When the team sprayed the samples with the antibiotic, sulfamethoxazole (SMX), they found that it increased the antibiotic resistance up to 4.5-fold.
“Previously, we thought antibiotics would be needed to enhance antibiotic-resistant genes in the microplastic-associated bacteria, but it seems that microplastics can allow these protective genes to be accept on your own. ” said Pham. “However, the presence of antibiotics has a significant proliferating effect.”
Eight different species of bacteria were found that were highly enriched on the microplastics. Among these species, the team looked at two commonly occurring human pathogens associated with respiratory infection, Raoultella ornithinolytica and Stenotrophomonas maltophilia, often affecting the microplastic biofilms.
The team says that the most common snort found on the microplastics by far, Novosphingobium pokkalii, tends to be a major pioneer in the formation of the sticky biofilm that attracts such pathogens – as it expands it can contribute to the shrinkage of the plastic and expand the biofilm. At the same time, the team’s study identified the location of the gene, intI1, a mobile genetic element that is largely responsible for enabling antibiotic-resistant gene exchange among microplastic-linked microbes.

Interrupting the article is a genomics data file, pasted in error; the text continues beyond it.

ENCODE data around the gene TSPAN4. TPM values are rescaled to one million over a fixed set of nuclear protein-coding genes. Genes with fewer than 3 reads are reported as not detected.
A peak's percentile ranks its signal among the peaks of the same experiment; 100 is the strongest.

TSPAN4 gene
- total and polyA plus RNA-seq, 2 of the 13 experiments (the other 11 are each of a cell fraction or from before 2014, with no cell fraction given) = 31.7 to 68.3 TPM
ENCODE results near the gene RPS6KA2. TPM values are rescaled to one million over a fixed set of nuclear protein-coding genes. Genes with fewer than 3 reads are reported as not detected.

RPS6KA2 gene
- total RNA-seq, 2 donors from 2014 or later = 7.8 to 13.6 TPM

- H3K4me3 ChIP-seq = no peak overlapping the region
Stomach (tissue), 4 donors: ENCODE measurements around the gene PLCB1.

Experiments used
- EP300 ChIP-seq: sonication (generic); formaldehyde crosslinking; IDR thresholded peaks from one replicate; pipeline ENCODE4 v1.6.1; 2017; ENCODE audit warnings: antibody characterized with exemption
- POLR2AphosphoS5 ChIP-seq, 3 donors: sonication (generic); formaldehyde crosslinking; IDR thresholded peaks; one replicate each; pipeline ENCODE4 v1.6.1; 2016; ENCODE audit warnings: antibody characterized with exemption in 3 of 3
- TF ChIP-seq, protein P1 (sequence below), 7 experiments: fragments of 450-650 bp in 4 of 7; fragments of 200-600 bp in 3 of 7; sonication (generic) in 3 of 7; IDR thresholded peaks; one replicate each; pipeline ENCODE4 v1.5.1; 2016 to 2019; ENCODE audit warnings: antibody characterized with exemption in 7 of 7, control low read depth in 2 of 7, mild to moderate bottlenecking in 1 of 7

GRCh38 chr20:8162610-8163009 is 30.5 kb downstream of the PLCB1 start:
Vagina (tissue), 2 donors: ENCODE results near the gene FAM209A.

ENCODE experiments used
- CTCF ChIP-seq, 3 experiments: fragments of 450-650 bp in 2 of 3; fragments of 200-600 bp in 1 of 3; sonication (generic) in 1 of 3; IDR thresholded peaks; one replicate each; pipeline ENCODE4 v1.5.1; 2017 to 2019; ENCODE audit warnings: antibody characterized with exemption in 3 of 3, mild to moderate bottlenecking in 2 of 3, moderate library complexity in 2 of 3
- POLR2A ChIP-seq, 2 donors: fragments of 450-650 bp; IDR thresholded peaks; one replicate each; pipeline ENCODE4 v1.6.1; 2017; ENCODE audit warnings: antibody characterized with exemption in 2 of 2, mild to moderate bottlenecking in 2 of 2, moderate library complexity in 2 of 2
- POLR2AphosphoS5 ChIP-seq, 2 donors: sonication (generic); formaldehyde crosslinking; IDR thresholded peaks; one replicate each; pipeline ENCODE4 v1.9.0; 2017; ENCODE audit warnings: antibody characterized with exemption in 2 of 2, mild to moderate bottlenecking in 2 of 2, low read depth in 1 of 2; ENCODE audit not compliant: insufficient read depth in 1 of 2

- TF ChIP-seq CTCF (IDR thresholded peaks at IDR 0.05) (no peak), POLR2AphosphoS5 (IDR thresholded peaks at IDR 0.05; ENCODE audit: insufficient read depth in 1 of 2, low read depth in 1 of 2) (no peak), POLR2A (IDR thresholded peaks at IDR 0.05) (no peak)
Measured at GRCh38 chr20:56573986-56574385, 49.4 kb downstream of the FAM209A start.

“We may think of microplastics as tiny beads, but they provide a large surface area for microbes to inhabit,” Li explained. “When these microplastics enter the wastewater treatment plant and mix with sludge, bacteria such as Novosphingobium can inadvertently attach to the surface and keep glue-like extracellular materials secret. How other bacteria bind to the surface and grow, they can even alter DNA together. This is how anti-antibiotic genes are spread among the community. “
“We have evidence that the bacteria developed resistance to other antibiotics in this way as well, such as aminoglycoside, beta-lactam and trimethoprim,” Pham said.
Now, Li says the lab is further investigating the role of Novosphingobium in biofilm formation on microplastics. The team is also trying to better understand the extent to which such pathogen-carrying microplastics may undermine water treatment processes, by examining against microplastic biomarkers at time of wastewater treatment with disinfectants such as UV light and chlorine.
“Some states are already considering new rules on the use of microplastics in consumer products. This study raises requests for further study of microplastic biofilms in our wastewater systems and the development of efficient methods. for the removal of microplastics in aquatic environments, “Li said.
Microplastic sizes appeared in the Hudson-Raritan Firth and coastal ocean
Dung Ngoc Pham et al. Magazine Letters of Hazardous Materials (2021). DOI: 10.1016 / j.hazl.2021.100014
Presented by the New Jersey Institute of Technology
Citation: New study shows microplastics turn into ‘hubs’ for pathogens, antibiotic – resistant bacteria (2021, March 19) retrieved March 19, 2021 from https://phys.org/ news / 2021-03-microplastics-hubs-pathogens-antibiotic-resistant-bacteria.html